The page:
May 18, 2022

"British workers 'lead the world' in refusing to return to the office five days a week.... Well, it’s nice to lead the world in something."

And the good news doesn’t end there. Even criminals are now being allowed to 'work from home,' completing their community service not by picking up litter but making facemasks and greetings cards from bed. Which is fair enough if you think about it. After all, the WFH culture has decimated the burglary industry. How are they expected to break into Clive’s house when there’s Clive right there on the sofa, curtains closed, rewarding himself with ten minutes of Baywatch because he managed to answer an email between 10am and 10.03? It’s the least we can do to let burglars serve their sentence in their Y-fronts. But seriously, it seems WFH is not good for you and it wasn’t good for Boris Johnson. The prime minister said that when he did it 'you spend an awful lot of time making another cup of coffee... getting up, walking very slowly to the fridge, hacking off a small piece of cheese, then walking very slowly back to your laptop and then forgetting what it is you’re doing.'"

From "The real reasons British workers like WFH — and it’s not cheese, Boris" by Carol Midgely (London Times)(the "real reason" is the expense of living in London).

21 comments:

tim maguire said...

Not sure what they're doing in the UK, but I've seen "workers refuse to return to the office" articles that are really just "employers have not yet brought their employees back." The workers' attitudes are part of the headline, but not part of the story.

As for thieves, my bicycle was stolen out of my garage while I was home. So there are still opportunities for enterprising burglars. (And on the subject of Boris Johnson, maybe that fat twaddle jerks off on the taxpayers dime, but employers are slow to bring their employees back in part because productivity from home is just as high as productivity in the office.)

Can Of Cheese for Hunter said...

One thing is for certain. Criminal activity has been elevated by the corrupt globalist elites.

RNB said...

"How are [burglars] expected to break into Clive’s house when there’s Clive right there...?" Half of the homes burglarized in Britain are occupied at the time.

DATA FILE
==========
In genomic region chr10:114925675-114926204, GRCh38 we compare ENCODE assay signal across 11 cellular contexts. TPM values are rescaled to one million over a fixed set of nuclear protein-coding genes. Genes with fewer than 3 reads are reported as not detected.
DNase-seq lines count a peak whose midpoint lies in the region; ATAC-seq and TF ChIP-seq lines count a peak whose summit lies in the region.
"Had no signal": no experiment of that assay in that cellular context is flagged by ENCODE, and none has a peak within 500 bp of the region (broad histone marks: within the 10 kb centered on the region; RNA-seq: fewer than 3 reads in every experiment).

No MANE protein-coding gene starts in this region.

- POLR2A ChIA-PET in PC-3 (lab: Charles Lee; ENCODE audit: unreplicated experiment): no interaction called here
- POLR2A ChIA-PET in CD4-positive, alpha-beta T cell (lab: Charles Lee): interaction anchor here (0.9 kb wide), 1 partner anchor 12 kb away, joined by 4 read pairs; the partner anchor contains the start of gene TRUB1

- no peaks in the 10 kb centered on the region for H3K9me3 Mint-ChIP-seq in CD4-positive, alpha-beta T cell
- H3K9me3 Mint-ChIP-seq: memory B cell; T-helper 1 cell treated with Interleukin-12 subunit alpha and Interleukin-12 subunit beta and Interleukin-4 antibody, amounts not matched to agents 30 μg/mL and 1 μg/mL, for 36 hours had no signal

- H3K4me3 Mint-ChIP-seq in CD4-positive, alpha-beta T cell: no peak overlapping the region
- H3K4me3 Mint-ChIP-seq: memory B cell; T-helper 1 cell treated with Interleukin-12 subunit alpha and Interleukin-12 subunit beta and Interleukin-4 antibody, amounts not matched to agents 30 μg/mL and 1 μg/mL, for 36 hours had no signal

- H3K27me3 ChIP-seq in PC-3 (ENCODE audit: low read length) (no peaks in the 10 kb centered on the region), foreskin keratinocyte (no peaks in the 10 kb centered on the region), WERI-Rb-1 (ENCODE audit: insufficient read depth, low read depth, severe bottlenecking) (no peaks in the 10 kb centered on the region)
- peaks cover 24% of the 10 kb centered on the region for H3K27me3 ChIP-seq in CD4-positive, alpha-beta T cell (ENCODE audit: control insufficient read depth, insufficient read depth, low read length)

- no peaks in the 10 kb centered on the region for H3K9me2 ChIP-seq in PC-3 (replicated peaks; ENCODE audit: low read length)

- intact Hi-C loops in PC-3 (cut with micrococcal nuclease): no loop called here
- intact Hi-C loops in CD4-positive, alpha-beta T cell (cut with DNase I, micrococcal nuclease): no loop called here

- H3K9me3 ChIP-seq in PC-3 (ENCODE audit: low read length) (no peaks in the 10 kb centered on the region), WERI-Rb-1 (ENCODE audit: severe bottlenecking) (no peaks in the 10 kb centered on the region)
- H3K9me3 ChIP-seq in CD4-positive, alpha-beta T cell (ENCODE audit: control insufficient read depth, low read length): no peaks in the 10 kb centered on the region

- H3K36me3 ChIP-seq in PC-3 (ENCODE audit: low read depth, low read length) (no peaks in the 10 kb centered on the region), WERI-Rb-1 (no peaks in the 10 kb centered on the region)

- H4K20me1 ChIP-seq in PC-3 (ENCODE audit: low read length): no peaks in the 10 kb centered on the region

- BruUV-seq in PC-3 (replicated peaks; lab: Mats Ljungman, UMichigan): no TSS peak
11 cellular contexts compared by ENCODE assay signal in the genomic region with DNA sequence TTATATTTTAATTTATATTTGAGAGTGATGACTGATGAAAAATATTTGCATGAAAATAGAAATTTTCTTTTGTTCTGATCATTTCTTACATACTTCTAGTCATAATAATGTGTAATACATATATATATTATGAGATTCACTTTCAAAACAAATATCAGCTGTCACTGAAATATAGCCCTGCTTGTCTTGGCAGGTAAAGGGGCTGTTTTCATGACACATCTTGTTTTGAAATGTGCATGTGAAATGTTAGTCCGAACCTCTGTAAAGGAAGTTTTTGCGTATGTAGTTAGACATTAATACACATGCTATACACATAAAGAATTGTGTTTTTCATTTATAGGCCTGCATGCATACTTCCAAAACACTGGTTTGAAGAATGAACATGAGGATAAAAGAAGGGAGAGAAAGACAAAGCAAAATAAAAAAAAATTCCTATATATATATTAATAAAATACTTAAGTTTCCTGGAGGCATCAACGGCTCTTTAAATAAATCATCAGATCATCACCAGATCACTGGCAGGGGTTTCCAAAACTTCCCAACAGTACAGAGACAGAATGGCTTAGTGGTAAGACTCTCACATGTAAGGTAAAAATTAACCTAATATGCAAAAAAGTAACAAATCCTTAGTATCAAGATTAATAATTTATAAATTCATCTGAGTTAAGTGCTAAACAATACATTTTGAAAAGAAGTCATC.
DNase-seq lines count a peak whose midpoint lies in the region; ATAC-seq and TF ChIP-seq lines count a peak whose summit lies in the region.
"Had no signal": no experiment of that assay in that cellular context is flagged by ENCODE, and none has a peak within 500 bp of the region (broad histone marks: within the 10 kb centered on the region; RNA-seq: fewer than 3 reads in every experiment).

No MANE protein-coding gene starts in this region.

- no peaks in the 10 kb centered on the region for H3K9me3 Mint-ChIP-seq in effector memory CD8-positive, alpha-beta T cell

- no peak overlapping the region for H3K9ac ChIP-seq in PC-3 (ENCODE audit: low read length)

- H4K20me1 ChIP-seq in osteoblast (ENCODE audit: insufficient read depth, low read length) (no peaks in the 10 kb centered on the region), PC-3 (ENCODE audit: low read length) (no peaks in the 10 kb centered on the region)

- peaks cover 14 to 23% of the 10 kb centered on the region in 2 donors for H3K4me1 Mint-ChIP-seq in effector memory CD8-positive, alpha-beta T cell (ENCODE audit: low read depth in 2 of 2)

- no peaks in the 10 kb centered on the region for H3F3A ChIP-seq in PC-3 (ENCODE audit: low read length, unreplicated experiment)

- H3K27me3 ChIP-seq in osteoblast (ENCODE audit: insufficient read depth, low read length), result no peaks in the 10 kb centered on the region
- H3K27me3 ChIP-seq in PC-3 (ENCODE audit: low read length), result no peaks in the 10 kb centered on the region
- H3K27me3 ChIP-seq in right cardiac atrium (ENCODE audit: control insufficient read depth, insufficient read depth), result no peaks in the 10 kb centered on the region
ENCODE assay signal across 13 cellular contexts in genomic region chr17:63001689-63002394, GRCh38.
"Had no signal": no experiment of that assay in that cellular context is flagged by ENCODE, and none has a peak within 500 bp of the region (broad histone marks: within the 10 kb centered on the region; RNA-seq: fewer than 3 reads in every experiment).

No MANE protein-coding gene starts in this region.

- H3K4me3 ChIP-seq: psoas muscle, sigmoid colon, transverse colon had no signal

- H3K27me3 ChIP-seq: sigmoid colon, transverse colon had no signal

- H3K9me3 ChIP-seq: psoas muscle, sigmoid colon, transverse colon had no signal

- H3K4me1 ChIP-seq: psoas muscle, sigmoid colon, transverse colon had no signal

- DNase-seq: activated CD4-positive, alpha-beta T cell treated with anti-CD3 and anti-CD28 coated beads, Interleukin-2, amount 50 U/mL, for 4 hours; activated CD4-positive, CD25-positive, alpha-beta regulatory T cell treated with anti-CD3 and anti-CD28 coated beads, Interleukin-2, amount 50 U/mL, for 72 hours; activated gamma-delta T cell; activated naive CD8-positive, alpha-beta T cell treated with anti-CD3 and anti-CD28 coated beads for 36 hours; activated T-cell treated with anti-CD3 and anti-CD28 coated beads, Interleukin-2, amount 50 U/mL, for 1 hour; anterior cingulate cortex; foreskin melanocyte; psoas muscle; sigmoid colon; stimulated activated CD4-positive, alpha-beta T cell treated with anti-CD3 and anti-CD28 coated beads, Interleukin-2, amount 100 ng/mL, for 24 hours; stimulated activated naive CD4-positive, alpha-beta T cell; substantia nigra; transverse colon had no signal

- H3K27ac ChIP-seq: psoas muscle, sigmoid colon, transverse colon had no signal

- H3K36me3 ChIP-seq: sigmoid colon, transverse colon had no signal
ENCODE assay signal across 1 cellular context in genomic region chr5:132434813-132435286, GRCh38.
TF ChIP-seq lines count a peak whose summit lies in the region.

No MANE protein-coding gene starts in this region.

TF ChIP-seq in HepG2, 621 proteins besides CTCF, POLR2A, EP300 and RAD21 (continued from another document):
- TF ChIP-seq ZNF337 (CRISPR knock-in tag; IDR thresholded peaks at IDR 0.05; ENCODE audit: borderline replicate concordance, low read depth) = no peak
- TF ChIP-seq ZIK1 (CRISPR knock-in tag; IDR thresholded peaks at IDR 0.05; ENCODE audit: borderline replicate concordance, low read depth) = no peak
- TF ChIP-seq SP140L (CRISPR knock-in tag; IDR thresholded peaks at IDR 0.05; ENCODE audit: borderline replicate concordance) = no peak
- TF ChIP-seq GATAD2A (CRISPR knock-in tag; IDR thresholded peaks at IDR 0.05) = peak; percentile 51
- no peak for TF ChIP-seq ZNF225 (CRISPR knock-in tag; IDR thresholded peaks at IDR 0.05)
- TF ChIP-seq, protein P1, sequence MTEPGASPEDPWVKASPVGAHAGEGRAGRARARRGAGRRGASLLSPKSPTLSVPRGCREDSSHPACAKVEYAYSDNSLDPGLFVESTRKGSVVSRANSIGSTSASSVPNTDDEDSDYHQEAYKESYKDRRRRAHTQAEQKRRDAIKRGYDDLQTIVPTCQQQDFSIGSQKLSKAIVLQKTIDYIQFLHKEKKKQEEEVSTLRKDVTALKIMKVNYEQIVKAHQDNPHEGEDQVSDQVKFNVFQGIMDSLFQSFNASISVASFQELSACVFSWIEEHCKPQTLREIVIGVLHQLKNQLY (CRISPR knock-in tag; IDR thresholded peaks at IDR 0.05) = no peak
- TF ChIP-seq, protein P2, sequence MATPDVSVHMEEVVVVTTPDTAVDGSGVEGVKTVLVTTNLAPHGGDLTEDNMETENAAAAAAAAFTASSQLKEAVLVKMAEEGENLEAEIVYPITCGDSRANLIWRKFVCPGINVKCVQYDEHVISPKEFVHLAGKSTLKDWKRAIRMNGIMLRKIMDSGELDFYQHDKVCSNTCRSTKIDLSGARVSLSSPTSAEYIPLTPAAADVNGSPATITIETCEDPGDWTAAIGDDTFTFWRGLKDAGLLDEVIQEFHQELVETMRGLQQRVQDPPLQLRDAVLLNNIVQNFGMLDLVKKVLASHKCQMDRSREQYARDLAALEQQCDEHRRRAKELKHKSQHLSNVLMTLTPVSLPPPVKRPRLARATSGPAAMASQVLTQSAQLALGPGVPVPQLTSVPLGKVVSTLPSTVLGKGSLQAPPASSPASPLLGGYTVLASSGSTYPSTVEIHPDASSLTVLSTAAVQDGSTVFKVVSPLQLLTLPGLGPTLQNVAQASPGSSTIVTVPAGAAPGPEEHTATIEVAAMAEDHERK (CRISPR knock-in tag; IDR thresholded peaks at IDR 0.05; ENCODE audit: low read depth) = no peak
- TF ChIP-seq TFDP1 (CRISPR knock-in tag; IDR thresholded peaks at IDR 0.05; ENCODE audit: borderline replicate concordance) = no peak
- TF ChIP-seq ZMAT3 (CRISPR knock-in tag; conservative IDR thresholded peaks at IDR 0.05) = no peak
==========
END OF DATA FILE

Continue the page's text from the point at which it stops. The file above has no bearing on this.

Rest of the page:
mikee said...

It isn't working from home. It is working from somewhere you want to live and using technology to provide all the conveniences of gathering in an office, without the commute and lost time. And the IRS is going to be amazed at all the "home office" deductions for last year.

Anyone working on a computer all day has zero reason to ever return to an office setting.

Jamie said...

In anticipation of my husband's job causing him to have to return to the office full time, we've been trying to make a silk purse out of the sow's ear of having to give up our affordable, very comfortable and lovely house in the 'burbs and move into something a third the size with no fabulous yard (we have a fabulous yard) so that his commute would be manageable. It'll be fun to live in town - the restaurants! The brewpubs! And no doubt these do exist in higher concentration in the city. But we can get to them now within half an hour if we're driving at non-commute times.

But apparently everyone, especially the boss, agrees that WFH is working fine, and the current protocol is to WFH unless you have a reason to come in. So here we sit, drinking our coffee in the fabulous yard every morning, paying our affordable mortgage, enjoying the company of our neighbors, and feeling lucky that this is the kind of job he has.

Darkisland said...

In Britain, if Clive is sitting on the couch when a burglar breaks in, about the only thing Clive can do is say "Help yourself. Would you like a nice cuppa?"

Because if he tries to resist, it will be Clive, not the burglar who goes to jail.

The burglar might even be able to sue and get Clive's house.

This is what you get when you are ruled by a queen and have no constitution.

Thank God that when the founding fathers were meeting and the odious Hamilton said there was no need for a Bill of rights, because it goes without saying that we have the right to keep and bear arms someone else said "You are absolutely correct Alex, but let's right it down anyway since you have no idea what kind of twisted minds will be in power in the future.

John LGKTQ Henry

Sebastian said...

"The real reasons British workers like WFH — and it’s not cheese, Boris"

So even the British MSM are lying liars. The BJ quote shows he didn't use cheese as a reason to like WFH, considering his point was that he didn't think much of WFH.

Lurker21 said...